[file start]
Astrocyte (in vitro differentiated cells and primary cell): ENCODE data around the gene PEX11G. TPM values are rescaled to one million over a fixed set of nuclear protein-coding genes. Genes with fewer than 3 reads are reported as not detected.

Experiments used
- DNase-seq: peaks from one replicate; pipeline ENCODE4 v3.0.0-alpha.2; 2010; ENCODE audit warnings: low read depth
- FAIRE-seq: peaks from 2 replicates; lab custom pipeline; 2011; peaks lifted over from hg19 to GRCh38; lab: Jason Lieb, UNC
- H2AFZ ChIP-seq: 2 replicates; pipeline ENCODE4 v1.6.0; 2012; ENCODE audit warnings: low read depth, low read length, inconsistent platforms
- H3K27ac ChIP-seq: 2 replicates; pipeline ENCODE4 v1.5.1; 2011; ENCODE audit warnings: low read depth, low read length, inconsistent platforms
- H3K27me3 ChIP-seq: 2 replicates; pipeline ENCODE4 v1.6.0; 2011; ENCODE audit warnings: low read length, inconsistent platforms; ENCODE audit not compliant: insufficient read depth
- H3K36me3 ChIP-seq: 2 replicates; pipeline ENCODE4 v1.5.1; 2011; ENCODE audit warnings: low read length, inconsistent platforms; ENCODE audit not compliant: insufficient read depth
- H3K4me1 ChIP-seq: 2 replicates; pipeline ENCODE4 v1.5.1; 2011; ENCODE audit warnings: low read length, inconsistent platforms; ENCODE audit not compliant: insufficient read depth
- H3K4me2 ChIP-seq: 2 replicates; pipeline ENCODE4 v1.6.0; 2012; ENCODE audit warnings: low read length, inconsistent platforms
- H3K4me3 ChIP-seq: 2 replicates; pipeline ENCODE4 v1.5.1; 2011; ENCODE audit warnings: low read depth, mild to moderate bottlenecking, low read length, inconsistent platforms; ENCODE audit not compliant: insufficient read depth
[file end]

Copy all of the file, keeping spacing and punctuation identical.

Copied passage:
Astrocyte (in vitro differentiated cells and primary cell): ENCODE data around the gene PEX11G. TPM values are rescaled to one million over a fixed set of nuclear protein-coding genes. Genes with fewer than 3 reads are reported as not detected.

Experiments used
- DNase-seq: peaks from one replicate; pipeline ENCODE4 v3.0.0-alpha.2; 2010; ENCODE audit warnings: low read depth
- FAIRE-seq: peaks from 2 replicates; lab custom pipeline; 2011; peaks lifted over from hg19 to GRCh38; lab: Jason Lieb, UNC
- H2AFZ ChIP-seq: 2 replicates; pipeline ENCODE4 v1.6.0; 2012; ENCODE audit warnings: low read depth, low read length, inconsistent platforms
- H3K27ac ChIP-seq: 2 replicates; pipeline ENCODE4 v1.5.1; 2011; ENCODE audit warnings: low read depth, low read length, inconsistent platforms
- H3K27me3 ChIP-seq: 2 replicates; pipeline ENCODE4 v1.6.0; 2011; ENCODE audit warnings: low read length, inconsistent platforms; ENCODE audit not compliant: insufficient read depth
- H3K36me3 ChIP-seq: 2 replicates; pipeline ENCODE4 v1.5.1; 2011; ENCODE audit warnings: low read length, inconsistent platforms; ENCODE audit not compliant: insufficient read depth
- H3K4me1 ChIP-seq: 2 replicates; pipeline ENCODE4 v1.5.1; 2011; ENCODE audit warnings: low read length, inconsistent platforms; ENCODE audit not compliant: insufficient read depth
- H3K4me2 ChIP-seq: 2 replicates; pipeline ENCODE4 v1.6.0; 2012; ENCODE audit warnings: low read length, inconsistent platforms
- H3K4me3 ChIP-seq: 2 replicates; pipeline ENCODE4 v1.5.1; 2011; ENCODE audit warnings: low read depth, mild to moderate bottlenecking, low read length, inconsistent platforms; ENCODE audit not compliant: insufficient read depth